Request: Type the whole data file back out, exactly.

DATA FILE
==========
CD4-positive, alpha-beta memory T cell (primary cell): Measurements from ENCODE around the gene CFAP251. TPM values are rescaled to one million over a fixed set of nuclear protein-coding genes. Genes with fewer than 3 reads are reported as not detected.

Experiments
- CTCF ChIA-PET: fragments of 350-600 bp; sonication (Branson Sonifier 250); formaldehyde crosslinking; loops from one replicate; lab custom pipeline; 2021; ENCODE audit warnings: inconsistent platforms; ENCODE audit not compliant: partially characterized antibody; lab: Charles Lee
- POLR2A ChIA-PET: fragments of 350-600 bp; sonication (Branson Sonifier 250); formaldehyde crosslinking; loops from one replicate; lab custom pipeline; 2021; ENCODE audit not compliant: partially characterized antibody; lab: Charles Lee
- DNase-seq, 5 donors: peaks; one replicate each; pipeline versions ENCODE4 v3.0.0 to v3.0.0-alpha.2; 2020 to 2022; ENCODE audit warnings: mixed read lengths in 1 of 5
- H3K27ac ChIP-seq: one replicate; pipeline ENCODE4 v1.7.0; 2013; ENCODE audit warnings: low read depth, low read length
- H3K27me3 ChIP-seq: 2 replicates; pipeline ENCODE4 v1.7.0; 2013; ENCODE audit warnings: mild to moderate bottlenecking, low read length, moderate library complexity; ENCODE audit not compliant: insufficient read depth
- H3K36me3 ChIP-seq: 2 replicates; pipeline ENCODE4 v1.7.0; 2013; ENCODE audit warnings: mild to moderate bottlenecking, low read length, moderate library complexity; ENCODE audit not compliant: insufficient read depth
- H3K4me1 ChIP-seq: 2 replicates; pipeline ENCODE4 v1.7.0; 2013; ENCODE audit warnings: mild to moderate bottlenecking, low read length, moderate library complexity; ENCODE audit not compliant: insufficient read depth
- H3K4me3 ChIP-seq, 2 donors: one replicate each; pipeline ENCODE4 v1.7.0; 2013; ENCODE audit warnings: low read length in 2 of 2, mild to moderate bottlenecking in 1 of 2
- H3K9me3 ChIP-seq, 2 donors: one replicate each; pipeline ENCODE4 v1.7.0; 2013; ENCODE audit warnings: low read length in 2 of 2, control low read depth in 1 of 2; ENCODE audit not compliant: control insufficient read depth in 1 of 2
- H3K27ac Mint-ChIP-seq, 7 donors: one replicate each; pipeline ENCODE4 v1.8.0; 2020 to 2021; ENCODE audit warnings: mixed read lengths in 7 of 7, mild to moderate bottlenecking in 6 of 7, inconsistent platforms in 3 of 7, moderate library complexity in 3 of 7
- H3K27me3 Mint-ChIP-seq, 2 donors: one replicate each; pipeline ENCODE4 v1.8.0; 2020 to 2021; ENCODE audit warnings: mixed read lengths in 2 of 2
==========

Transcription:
CD4-positive, alpha-beta memory T cell (primary cell): Measurements from ENCODE around the gene CFAP251. TPM values are rescaled to one million over a fixed set of nuclear protein-coding genes. Genes with fewer than 3 reads are reported as not detected.

Experiments
- CTCF ChIA-PET: fragments of 350-600 bp; sonication (Branson Sonifier 250); formaldehyde crosslinking; loops from one replicate; lab custom pipeline; 2021; ENCODE audit warnings: inconsistent platforms; ENCODE audit not compliant: partially characterized antibody; lab: Charles Lee
- POLR2A ChIA-PET: fragments of 350-600 bp; sonication (Branson Sonifier 250); formaldehyde crosslinking; loops from one replicate; lab custom pipeline; 2021; ENCODE audit not compliant: partially characterized antibody; lab: Charles Lee
- DNase-seq, 5 donors: peaks; one replicate each; pipeline versions ENCODE4 v3.0.0 to v3.0.0-alpha.2; 2020 to 2022; ENCODE audit warnings: mixed read lengths in 1 of 5
- H3K27ac ChIP-seq: one replicate; pipeline ENCODE4 v1.7.0; 2013; ENCODE audit warnings: low read depth, low read length
- H3K27me3 ChIP-seq: 2 replicates; pipeline ENCODE4 v1.7.0; 2013; ENCODE audit warnings: mild to moderate bottlenecking, low read length, moderate library complexity; ENCODE audit not compliant: insufficient read depth
- H3K36me3 ChIP-seq: 2 replicates; pipeline ENCODE4 v1.7.0; 2013; ENCODE audit warnings: mild to moderate bottlenecking, low read length, moderate library complexity; ENCODE audit not compliant: insufficient read depth
- H3K4me1 ChIP-seq: 2 replicates; pipeline ENCODE4 v1.7.0; 2013; ENCODE audit warnings: mild to moderate bottlenecking, low read length, moderate library complexity; ENCODE audit not compliant: insufficient read depth
- H3K4me3 ChIP-seq, 2 donors: one replicate each; pipeline ENCODE4 v1.7.0; 2013; ENCODE audit warnings: low read length in 2 of 2, mild to moderate bottlenecking in 1 of 2
- H3K9me3 ChIP-seq, 2 donors: one replicate each; pipeline ENCODE4 v1.7.0; 2013; ENCODE audit warnings: low read length in 2 of 2, control low read depth in 1 of 2; ENCODE audit not compliant: control insufficient read depth in 1 of 2
- H3K27ac Mint-ChIP-seq, 7 donors: one replicate each; pipeline ENCODE4 v1.8.0; 2020 to 2021; ENCODE audit warnings: mixed read lengths in 7 of 7, mild to moderate bottlenecking in 6 of 7, inconsistent platforms in 3 of 7, moderate library complexity in 3 of 7
- H3K27me3 Mint-ChIP-seq, 2 donors: one replicate each; pipeline ENCODE4 v1.8.0; 2020 to 2021; ENCODE audit warnings: mixed read lengths in 2 of 2